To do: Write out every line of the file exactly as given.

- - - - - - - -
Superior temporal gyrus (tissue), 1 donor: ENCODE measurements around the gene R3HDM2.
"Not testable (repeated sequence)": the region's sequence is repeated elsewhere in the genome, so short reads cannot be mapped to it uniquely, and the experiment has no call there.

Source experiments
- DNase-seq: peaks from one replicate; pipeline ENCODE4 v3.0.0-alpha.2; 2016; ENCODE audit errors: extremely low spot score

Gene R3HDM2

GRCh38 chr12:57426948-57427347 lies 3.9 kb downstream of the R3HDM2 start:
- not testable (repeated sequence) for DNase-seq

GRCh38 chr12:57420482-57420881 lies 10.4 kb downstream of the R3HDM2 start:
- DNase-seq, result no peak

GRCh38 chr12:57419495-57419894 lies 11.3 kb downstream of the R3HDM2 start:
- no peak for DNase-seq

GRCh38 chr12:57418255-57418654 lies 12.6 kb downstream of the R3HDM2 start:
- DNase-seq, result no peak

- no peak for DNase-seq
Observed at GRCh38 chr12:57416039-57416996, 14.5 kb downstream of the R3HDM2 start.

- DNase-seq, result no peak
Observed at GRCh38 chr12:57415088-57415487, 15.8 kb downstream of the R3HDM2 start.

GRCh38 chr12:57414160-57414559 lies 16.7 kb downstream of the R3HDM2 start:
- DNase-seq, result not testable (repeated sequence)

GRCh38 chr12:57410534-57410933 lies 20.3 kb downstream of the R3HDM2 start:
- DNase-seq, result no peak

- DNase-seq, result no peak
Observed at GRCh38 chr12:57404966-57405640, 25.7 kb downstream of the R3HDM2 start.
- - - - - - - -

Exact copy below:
Superior temporal gyrus (tissue), 1 donor: ENCODE measurements around the gene R3HDM2.
"Not testable (repeated sequence)": the region's sequence is repeated elsewhere in the genome, so short reads cannot be mapped to it uniquely, and the experiment has no call there.

Source experiments
- DNase-seq: peaks from one replicate; pipeline ENCODE4 v3.0.0-alpha.2; 2016; ENCODE audit errors: extremely low spot score

Gene R3HDM2

GRCh38 chr12:57426948-57427347 lies 3.9 kb downstream of the R3HDM2 start:
- not testable (repeated sequence) for DNase-seq

GRCh38 chr12:57420482-57420881 lies 10.4 kb downstream of the R3HDM2 start:
- DNase-seq, result no peak

GRCh38 chr12:57419495-57419894 lies 11.3 kb downstream of the R3HDM2 start:
- no peak for DNase-seq

GRCh38 chr12:57418255-57418654 lies 12.6 kb downstream of the R3HDM2 start:
- DNase-seq, result no peak

- no peak for DNase-seq
Observed at GRCh38 chr12:57416039-57416996, 14.5 kb downstream of the R3HDM2 start.

- DNase-seq, result no peak
Observed at GRCh38 chr12:57415088-57415487, 15.8 kb downstream of the R3HDM2 start.

GRCh38 chr12:57414160-57414559 lies 16.7 kb downstream of the R3HDM2 start:
- DNase-seq, result not testable (repeated sequence)

GRCh38 chr12:57410534-57410933 lies 20.3 kb downstream of the R3HDM2 start:
- DNase-seq, result no peak

- DNase-seq, result no peak
Observed at GRCh38 chr12:57404966-57405640, 25.7 kb downstream of the R3HDM2 start.